Serendipity deserves a writing credit in director Peter Nicks’ documentary Homeroom, which chronicles the 2019-2020 academic year at Oakland High School. Had the world not gone into extreme turmoil before the seniors could graduate, the film would still look plenty relevant as a portrait of youth organizing to defund school police. Nicks’ interest in this particular institution derives from its fraught relationship with cops; his previous nonfiction feature, The Force, followed Bay Area officers as their department was confronted about its history of brutality. Yet the filmmaker couldn’t have anticipated how the pandemic would remold this story or how it would eventually dovetail into the mass protests following the murder of George Floyd.
Among the many teens that pass Nicks’ frame, the main subject and chosen protagonist is Denilson Garibo, an outspoken Latino student director who represents tens of thousands of youths in the Oakland district alongside fellow leader Mica Smith-Dahl. They sit on the adult board to voice the majority’s demands: no policing on campus and more resources to guide marginalized members of the community to higher education. Garibo’s power of persuasion and resolute progressive activism calls to mind Steven Garza, the hero in last year’s doc Boys State about young men in Texas putting the electoral system to the test in a simulacrum of bipartisanship. Paired, these two works on politically minded adolescents act as a double feature balancing out despair and hope about the future leaders of this country. In Homeroom, however, the outcomes of their advocacy aren’t hypothetical.
Nicks and cinematographer Sean Havey operate in a strictly observational but kinetic mode here. There are no interviews and there’s no informational text, only the vibrant cacophony of kids interacting; one minute, we’re watching two boys casually discuss gentrification, the next the film is jumping to more quotidian footage of hallways and cafeterias. Instagram and TikTok videos, inextricable components of modern teen life, are interspersed throughout in all their vertical glory to further a sense of community beyond the school walls. These choreographed dances or inconsequential posts fit the scattered visual grammar of the movie. While Homeroom is far more contained in length and scope than a Frederick Wiseman opus, the way editors Rebecca Adorno and Kristina Motwani construct a narrative from a seemingly free-flowing assembly produces a similarly immersive viewing experience, as if one was wandering the school shrouded in an invisibility cloak.
As spontaneous as the filmmaking appears, Nicks organizes Homeroom around the public sessions where Garibo and Smith-Dahl clash with adults in power unwilling to consider a future without law enforcement in its current form. Divisions of generation, class, and race (the majority of the student body are people of color) are repeatedly verbalized. When an officer attempts to mount some “not all police” copaganda, a young Black woman schools him on how triggering their mere presence is for a lot of students. Homeroom reaches its emotional peak when Garibo brings up his own immigration status and his undocumented family’s vulnerable position. With the threat of homeland security present at public demonstrations, he’s conflicted on how much to personally risk in order to support the cause.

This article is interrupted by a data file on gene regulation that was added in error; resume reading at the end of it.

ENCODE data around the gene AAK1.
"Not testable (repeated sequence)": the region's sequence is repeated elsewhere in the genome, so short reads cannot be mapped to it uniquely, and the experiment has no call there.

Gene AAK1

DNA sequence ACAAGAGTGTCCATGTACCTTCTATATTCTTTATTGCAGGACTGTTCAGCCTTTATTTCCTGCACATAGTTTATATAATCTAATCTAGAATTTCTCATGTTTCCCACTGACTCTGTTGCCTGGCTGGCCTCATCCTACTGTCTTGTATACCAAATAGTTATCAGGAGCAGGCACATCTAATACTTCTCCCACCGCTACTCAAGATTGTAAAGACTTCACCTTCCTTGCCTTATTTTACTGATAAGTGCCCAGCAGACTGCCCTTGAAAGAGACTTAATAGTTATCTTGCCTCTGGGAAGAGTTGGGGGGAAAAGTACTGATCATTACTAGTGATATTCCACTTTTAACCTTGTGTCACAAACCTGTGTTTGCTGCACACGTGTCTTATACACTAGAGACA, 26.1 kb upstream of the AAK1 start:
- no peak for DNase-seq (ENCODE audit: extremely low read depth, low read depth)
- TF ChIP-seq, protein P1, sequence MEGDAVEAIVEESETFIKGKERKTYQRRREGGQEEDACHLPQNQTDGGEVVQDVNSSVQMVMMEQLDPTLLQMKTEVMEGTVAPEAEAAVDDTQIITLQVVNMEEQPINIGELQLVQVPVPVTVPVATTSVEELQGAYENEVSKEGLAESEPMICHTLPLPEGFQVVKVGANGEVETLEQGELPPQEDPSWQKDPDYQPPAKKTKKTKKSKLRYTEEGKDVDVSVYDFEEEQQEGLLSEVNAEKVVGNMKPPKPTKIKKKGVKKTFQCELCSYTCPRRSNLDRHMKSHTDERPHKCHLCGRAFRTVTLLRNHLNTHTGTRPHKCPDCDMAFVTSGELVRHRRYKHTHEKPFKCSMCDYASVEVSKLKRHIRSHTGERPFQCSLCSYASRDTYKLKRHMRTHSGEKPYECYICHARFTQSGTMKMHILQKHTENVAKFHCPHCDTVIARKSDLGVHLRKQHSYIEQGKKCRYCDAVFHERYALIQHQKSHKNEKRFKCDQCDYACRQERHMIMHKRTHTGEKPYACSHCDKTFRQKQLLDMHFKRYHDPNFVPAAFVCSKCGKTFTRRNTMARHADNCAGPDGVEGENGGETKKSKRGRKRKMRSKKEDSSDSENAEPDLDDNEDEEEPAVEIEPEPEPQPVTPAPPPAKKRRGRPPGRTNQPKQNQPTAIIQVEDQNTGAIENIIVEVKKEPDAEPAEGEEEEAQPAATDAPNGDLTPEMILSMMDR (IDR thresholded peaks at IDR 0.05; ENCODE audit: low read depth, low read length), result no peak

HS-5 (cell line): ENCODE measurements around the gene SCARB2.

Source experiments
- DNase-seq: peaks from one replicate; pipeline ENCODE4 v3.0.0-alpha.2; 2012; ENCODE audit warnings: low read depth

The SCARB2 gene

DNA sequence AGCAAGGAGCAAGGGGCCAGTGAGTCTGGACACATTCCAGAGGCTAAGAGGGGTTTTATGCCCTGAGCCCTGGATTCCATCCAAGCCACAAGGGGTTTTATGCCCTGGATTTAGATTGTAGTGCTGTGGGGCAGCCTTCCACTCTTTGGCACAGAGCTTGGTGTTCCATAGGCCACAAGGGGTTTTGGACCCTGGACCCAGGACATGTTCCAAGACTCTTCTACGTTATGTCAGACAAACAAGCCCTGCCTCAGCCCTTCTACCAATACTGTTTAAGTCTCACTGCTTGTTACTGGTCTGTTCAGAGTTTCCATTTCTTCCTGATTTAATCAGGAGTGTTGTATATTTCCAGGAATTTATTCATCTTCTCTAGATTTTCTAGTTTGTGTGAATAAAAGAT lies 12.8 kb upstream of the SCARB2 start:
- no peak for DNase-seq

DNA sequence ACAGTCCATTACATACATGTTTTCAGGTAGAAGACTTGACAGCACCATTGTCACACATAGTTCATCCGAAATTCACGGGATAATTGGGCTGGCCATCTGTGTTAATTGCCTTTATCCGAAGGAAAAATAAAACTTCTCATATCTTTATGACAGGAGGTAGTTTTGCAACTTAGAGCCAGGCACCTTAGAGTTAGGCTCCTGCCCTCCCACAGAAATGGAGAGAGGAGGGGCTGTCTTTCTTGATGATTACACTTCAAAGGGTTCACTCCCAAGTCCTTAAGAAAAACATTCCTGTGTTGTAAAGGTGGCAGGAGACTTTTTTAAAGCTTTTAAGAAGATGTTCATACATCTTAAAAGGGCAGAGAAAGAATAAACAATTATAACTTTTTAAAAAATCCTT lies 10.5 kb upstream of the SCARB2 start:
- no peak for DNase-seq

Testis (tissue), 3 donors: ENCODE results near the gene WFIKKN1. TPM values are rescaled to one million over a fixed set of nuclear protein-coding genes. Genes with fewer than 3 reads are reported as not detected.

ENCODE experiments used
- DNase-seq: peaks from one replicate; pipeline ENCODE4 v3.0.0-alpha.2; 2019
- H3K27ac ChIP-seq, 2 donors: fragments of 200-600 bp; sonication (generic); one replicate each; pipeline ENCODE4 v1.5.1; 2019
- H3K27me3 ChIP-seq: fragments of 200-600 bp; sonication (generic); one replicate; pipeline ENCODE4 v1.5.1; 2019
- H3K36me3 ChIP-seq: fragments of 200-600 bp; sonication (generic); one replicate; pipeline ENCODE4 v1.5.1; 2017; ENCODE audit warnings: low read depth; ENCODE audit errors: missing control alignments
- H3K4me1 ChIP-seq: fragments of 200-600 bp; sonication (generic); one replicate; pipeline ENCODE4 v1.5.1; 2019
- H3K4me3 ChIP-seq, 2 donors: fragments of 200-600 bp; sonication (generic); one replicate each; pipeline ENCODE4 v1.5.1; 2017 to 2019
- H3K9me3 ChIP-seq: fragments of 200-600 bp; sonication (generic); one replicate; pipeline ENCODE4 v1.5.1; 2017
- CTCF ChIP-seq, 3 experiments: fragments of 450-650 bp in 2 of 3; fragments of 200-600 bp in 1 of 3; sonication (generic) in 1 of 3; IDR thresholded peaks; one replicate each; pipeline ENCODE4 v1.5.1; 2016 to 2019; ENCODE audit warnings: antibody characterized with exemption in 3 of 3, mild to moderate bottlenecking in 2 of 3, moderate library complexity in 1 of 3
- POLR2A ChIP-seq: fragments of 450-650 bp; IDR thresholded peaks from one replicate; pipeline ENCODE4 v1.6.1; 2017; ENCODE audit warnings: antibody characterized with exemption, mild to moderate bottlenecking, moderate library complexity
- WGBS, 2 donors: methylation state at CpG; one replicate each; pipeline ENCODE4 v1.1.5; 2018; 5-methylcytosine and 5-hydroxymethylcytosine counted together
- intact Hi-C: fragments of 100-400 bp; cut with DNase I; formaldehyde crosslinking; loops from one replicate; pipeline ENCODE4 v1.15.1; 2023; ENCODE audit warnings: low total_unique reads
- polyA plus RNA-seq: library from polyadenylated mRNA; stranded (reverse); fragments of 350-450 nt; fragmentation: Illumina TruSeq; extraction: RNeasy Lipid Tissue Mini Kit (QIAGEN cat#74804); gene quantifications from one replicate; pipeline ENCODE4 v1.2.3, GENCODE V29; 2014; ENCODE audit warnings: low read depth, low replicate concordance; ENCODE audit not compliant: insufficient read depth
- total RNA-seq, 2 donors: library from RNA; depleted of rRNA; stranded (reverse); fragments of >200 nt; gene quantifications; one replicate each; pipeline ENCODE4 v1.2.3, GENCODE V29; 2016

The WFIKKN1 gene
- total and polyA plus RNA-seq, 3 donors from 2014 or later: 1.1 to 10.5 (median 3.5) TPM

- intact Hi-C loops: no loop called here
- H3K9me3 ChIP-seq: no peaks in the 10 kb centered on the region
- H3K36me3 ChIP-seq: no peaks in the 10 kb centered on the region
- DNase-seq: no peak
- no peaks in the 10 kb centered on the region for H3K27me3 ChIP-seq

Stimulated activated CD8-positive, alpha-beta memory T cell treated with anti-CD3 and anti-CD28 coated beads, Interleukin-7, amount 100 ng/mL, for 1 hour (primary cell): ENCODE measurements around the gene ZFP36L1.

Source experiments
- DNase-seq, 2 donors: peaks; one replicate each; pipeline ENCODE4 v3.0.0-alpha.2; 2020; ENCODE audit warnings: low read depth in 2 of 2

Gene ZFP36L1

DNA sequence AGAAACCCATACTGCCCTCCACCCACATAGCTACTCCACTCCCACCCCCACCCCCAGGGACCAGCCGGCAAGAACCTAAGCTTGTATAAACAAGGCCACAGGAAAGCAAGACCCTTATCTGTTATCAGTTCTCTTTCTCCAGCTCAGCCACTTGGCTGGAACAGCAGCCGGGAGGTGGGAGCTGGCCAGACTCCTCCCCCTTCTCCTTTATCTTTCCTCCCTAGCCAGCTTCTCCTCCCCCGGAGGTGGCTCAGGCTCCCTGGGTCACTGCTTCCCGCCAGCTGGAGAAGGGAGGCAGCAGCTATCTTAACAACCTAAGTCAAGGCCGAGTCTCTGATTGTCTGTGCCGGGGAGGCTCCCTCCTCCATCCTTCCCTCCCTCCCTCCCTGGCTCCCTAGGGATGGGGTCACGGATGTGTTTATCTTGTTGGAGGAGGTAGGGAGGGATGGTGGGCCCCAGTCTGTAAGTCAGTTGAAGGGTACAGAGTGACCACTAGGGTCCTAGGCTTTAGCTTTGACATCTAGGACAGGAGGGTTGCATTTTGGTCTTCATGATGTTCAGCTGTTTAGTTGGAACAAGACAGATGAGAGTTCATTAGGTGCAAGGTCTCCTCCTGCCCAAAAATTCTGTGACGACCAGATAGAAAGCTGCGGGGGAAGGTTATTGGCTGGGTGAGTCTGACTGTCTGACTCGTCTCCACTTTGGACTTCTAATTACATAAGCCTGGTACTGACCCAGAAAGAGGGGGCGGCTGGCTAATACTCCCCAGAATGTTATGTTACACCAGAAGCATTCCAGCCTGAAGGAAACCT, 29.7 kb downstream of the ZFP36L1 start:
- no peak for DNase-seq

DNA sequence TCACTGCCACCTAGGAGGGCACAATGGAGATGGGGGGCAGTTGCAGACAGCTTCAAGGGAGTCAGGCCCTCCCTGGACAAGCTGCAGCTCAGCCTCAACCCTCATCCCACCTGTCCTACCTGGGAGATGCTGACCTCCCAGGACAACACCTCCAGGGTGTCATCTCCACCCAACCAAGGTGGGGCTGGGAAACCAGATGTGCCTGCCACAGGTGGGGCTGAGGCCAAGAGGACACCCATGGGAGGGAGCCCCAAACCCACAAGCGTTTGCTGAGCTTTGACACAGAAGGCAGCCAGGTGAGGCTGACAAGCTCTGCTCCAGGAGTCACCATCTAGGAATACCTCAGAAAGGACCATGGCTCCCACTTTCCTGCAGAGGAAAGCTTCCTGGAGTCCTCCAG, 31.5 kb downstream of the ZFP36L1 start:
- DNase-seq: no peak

Two thirds in, school closures and lockdowns force the film to transition to zoom meetings and even more social media content. Watching the final days of perceived normalcy from our vantage point, a year and a half into this new reality, feels foreboding. The loss of a conventionally eventful senior year, of the school production of In The Heights that never came to pass, of caps and gowns worn in isolation inside living rooms and backyards, of goodbye hugs not given and celebrations not enjoyed, weighs heavily on the final act. But what’s more encouraging is that Nicks captured a diverse group of people in the early days of their society-changing endeavors—all of whom, at their young age, already grasp the intersectional nature of their plight.
Nevertheless, since the focus is on the leaders of their movement, the voice of those who don’t have nearly as much figured out yet seems missing. Seldom are students less familiar with the dynamics of school government active participants. One not-exactly-prominent exception is a Mexican-American young man who relies on spoken word poetry, written in English and Spanish, to address personal hardship and the invaluable power of acquired knowledge. Avoiding paternalistic judgment, Nicks makes no efforts to sanitize the reality of underage drinking and any other activities that, in the eyes of adversaries, could delegitimize Garibo and company’s efforts. Neither does he show their parents or teachers outside of a few background cameos—a choice that grants the students an autonomy, at least on screen. With Homeroom, he’s made a galvanizing portrait of how Americans inching closer to adulthood navigate a reality in perpetual distress, asserting their agency and fighting with the might of their well informed convictions and digital interconnectivity.